Kennan’s Century  articles, featuring over 100 illustrations derived from Frost’s sketches, came out to great acclaim between 1887 and 1891. Published as Siberia and the Exile System, Kennan’s words and subsequent decade of public lectures permanently altered Americans’ popular perceptions of Russia. American diplomats lamented the impact on US-Russian relations, which had been warm in the wake of the Civil War, while other critics argued that Kennan only focused on the negative rather than on Russia’s many happy people, painted violent revolutionaries in a positive light, and ignored the deplorable conditions in America’s own prisons.

‘I did not go to Russia to observe happy homes, nor to make the acquaintance of congenial, kind-hearted people… The balancing of a happy and kind-hearted family in St Petersburg against an epidemic of typhus in the exile prison at Tomsk is not an evidence of fairness and impartiality but rather the evidence of an illogical mind,’ Kennan shot back with indignation.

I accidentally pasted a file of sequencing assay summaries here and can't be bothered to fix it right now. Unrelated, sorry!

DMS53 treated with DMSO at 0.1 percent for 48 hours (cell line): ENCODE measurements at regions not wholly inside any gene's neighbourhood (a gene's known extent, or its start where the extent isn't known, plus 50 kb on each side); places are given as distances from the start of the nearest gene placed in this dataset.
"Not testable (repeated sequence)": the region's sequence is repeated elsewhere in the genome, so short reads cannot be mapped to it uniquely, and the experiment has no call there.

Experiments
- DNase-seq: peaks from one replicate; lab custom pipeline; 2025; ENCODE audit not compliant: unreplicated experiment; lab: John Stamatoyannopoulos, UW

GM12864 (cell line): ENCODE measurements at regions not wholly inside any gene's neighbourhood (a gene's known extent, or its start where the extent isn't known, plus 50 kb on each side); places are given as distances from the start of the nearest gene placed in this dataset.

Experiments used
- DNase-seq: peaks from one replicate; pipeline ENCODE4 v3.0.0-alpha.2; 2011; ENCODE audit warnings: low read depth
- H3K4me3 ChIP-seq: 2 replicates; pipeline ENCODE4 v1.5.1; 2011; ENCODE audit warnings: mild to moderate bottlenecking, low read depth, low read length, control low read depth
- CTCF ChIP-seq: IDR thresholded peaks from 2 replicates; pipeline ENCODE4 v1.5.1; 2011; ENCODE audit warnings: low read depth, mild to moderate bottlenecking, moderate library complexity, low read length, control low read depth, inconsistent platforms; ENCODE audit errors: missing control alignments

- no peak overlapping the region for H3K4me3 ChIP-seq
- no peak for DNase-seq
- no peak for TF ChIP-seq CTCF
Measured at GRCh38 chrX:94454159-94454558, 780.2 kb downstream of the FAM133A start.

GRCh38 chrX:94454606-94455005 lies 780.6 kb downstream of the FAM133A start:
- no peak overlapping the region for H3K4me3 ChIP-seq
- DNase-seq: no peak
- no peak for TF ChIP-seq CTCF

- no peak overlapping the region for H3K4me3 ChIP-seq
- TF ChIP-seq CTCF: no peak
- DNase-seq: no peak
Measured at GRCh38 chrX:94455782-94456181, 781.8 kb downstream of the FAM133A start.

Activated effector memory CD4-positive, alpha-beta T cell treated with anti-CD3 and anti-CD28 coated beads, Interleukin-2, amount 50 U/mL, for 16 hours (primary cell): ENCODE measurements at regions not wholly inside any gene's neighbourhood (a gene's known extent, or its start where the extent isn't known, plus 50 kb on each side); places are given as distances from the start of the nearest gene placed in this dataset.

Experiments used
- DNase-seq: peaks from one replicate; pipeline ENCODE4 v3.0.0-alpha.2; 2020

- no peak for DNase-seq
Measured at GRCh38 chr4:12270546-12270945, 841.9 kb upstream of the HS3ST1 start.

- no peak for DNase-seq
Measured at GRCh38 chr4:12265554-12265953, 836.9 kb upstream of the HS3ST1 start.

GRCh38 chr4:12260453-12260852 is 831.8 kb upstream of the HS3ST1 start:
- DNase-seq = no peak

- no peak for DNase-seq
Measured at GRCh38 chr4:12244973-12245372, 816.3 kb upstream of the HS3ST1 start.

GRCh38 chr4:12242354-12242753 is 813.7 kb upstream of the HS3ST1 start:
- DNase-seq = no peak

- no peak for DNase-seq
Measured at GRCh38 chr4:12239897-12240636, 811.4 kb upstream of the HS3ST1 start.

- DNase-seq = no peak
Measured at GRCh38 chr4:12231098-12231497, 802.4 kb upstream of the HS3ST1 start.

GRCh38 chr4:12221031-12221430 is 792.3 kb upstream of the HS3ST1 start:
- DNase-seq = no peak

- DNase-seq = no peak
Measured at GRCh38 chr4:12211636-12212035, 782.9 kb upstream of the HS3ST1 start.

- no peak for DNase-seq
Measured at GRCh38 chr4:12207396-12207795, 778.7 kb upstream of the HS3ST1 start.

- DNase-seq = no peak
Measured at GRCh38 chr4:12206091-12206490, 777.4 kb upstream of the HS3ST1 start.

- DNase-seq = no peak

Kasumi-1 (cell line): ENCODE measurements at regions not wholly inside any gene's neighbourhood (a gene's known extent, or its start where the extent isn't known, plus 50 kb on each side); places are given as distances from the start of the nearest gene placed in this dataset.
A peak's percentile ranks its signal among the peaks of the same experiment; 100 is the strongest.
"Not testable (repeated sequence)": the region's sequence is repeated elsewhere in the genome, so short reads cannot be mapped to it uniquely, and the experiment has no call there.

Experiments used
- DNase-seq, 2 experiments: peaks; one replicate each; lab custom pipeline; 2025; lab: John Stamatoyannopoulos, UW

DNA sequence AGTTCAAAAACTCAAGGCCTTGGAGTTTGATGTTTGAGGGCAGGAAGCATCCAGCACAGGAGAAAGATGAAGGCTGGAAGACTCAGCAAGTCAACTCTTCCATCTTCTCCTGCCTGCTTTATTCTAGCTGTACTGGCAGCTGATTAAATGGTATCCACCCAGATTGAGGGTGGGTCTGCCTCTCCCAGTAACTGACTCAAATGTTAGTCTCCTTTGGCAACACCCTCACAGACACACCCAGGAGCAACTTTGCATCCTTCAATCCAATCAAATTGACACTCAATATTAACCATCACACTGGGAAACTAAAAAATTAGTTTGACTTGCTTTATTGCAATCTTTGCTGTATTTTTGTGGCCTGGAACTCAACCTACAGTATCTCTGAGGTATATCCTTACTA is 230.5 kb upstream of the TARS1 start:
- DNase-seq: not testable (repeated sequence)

That he was willing to change his mind so thoroughly in light of the evidence and hard experience remains remarkable, even though he found the subject singularly depressing and difficult. The tsar initiated modest reforms in response to the bad publicity, but his government banned Kennan from returning to Russia. The journalist found himself on the outskirts of his principal subject, zealously advocating for democracy in Russia amid its wars and revolutions until he died in 1924. By then, the Soviets were on the precipice of building the ‘gulag archipelago’.

It is fitting that Wallance ends his story by pairing the words of Kennan and another noted journalist. Lincoln Steffens, the eminent muckraker, infamously marvelled after visiting Soviet Russia in 1919 that he had ‘seen the future, and it works’. Kennan, by contrast, remarked fatalistically in 1923: ‘But let no one be deceived. The Russian leopard has not changed its spots.’

With luck, Kennan will eventually be proved wrong. The alternative in the meantime is not the pristine Potemkin Disneyland of Tucker Carlson or the socialist utopia admired by Steffens, but the future as envisioned by George Orwell: a boot stamping on a human face.

It is to be hoped that the stamping will not last forever.


Will Quinn